Regarding the complex pattern of splicing observed in the mutants SF14, SF15(K461X), SF16, and 1421-1422insT, it has to be said that alternatively spliced isoforms of hMLH1 lacking exons 9 and 10, exons 10 and 11, and exons 9, 10, and 11 have been reported.9,10 Therefore the different RT-PCR products observed may be caused by composite regulatory splicing elements present in both constitutive and alternative exons in this region.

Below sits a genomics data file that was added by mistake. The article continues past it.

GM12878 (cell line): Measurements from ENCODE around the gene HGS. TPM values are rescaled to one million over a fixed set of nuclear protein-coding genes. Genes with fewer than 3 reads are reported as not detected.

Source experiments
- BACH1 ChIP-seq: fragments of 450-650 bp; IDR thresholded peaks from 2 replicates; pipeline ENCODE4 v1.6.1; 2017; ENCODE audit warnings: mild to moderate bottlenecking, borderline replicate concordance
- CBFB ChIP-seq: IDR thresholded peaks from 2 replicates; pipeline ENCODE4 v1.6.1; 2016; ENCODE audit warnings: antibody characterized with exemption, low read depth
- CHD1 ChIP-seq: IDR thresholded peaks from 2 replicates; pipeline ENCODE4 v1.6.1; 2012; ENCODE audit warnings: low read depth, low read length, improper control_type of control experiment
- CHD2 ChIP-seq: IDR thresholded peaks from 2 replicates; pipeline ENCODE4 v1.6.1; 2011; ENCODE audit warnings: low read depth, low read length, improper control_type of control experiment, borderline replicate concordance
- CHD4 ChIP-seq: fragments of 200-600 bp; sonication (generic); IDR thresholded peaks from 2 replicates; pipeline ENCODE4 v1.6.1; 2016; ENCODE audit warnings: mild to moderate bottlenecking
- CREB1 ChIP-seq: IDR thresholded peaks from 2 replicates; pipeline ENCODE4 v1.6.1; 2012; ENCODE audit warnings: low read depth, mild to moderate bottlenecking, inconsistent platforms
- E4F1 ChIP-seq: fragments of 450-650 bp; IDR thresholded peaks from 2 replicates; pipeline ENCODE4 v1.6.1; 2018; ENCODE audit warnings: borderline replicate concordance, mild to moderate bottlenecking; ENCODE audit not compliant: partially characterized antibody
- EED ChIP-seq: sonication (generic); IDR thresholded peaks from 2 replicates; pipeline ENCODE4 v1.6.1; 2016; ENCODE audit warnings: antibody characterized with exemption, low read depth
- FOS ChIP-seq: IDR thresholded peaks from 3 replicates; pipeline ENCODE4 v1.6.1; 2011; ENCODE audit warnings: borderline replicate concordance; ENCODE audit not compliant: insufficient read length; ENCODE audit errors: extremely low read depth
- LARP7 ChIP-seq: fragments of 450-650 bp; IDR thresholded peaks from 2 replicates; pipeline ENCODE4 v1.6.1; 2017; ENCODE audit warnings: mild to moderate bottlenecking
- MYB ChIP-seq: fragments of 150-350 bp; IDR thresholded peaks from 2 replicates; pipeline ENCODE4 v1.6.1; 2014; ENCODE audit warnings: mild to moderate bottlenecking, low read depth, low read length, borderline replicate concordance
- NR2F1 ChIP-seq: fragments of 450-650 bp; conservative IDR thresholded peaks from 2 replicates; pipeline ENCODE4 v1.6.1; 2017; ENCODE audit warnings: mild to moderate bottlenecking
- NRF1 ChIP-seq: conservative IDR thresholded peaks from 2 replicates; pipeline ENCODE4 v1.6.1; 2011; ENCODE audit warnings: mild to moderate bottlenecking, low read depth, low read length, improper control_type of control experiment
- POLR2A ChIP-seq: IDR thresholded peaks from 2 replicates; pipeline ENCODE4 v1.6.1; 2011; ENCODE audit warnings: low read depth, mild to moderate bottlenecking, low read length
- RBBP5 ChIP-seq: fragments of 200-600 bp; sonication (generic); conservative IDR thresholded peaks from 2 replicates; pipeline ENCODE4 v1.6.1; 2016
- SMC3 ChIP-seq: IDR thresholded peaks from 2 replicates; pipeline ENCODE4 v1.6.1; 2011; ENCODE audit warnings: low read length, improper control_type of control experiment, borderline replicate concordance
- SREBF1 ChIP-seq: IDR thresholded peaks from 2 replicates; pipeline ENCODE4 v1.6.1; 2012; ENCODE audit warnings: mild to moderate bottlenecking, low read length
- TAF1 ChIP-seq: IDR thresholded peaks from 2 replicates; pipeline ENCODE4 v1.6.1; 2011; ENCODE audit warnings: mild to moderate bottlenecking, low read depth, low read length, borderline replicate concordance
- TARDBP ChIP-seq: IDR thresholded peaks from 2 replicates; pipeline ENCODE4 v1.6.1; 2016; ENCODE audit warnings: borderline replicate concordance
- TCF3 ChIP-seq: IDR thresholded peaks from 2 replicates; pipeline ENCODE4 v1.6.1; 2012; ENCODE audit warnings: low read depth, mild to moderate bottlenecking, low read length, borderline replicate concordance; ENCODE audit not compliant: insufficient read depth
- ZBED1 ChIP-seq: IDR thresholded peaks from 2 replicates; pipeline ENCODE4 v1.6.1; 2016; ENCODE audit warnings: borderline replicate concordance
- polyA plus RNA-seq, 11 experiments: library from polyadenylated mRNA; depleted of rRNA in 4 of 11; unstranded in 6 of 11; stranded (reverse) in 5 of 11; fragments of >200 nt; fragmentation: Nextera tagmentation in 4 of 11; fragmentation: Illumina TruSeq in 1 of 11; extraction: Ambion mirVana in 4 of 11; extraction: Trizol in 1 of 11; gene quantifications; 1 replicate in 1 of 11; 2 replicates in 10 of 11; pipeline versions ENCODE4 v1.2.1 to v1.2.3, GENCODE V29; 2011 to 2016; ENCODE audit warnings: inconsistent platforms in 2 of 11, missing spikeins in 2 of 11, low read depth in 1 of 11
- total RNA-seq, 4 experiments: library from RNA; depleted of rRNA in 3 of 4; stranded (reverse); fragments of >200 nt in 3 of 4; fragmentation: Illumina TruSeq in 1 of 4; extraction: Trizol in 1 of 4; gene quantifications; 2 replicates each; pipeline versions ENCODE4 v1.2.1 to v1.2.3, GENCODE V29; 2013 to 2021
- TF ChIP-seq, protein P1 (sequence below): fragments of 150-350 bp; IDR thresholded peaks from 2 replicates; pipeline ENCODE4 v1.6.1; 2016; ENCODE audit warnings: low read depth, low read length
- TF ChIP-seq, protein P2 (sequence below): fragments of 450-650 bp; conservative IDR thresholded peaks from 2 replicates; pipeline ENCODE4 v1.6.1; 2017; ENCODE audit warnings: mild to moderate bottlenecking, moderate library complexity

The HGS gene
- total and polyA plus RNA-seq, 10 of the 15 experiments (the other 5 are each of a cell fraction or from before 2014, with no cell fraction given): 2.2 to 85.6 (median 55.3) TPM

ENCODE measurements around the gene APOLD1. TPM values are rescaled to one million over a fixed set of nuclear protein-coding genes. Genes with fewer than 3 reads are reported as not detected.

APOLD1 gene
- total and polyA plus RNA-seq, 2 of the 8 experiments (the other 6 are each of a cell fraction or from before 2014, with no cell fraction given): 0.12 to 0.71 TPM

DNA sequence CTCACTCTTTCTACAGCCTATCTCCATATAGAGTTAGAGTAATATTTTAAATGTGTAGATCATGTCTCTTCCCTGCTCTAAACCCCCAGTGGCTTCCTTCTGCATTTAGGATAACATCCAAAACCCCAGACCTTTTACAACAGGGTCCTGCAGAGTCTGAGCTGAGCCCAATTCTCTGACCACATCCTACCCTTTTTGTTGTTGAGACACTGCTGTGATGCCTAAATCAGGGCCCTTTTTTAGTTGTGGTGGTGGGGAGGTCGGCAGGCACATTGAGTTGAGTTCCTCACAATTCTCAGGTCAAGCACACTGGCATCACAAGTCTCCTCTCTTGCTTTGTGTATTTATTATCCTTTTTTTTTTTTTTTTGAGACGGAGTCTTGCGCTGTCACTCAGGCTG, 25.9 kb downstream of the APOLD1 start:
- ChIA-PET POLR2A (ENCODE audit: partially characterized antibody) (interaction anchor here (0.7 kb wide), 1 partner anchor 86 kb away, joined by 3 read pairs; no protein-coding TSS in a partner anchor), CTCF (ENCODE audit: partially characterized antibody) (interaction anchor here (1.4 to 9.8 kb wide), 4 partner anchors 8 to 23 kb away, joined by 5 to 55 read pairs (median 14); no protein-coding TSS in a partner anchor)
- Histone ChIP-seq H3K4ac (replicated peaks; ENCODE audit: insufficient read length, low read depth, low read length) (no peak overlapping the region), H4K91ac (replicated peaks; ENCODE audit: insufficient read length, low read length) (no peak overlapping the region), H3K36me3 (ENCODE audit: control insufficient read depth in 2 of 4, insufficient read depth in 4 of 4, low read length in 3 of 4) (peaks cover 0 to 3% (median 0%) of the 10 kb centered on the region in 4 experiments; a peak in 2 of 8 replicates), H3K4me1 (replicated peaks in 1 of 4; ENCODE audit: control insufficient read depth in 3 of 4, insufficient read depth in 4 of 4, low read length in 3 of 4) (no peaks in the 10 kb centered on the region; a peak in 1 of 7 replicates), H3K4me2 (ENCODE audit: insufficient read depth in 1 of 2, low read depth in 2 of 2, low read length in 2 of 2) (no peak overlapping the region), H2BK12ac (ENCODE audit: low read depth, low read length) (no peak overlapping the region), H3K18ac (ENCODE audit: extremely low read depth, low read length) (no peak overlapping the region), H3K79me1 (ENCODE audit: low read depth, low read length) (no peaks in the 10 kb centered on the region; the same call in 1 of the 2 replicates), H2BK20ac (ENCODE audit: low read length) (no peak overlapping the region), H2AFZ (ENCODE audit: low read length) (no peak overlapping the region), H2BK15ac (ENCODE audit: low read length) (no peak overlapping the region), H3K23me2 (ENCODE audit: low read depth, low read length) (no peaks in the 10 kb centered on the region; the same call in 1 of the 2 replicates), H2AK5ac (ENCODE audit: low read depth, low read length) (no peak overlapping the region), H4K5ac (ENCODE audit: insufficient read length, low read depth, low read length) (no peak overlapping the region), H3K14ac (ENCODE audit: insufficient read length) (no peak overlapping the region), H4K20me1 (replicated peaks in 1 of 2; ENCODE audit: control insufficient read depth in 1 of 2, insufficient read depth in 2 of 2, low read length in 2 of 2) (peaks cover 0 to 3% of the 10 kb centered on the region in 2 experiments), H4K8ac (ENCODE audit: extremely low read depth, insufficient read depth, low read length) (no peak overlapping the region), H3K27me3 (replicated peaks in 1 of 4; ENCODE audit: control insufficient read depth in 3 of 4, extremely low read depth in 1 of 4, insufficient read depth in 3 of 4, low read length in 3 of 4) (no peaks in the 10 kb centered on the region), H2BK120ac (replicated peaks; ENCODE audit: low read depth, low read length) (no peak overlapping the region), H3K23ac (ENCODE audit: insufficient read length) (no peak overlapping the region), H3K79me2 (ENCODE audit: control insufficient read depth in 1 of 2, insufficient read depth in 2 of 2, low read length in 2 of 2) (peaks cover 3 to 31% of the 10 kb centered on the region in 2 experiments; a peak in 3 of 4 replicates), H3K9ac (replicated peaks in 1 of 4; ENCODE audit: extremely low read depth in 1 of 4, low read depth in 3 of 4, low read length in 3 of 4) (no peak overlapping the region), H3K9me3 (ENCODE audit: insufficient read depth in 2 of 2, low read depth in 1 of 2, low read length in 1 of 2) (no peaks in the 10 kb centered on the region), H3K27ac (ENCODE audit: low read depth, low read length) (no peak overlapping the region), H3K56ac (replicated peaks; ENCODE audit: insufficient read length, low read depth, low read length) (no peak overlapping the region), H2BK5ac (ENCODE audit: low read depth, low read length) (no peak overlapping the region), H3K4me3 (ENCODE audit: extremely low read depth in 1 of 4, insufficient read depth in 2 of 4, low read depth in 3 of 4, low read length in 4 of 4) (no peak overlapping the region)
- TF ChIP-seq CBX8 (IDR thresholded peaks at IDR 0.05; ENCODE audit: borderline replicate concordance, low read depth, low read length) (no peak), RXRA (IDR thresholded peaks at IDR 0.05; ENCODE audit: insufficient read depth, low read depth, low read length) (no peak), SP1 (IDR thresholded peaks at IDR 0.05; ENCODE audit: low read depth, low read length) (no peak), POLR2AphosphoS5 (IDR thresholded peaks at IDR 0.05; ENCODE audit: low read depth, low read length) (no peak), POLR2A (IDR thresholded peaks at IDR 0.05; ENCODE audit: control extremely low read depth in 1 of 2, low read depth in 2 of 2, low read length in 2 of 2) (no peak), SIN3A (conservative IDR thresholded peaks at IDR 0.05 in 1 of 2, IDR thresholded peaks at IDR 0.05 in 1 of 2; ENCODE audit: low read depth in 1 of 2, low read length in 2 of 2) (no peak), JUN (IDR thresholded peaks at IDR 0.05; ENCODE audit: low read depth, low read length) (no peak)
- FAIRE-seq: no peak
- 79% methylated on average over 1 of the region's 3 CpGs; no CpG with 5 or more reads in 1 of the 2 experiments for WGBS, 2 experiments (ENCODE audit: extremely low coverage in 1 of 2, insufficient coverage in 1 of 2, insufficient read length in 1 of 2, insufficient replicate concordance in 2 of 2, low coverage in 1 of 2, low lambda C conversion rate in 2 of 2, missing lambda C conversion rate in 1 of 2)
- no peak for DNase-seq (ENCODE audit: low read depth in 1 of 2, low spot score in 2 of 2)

According to the results of the in vivo splicing assay used in this study, the matrices currently available cannot reliably predict the effects of individual changes on the splicing efficiency, although they can give hints on where real exonic splicing enhancers reside.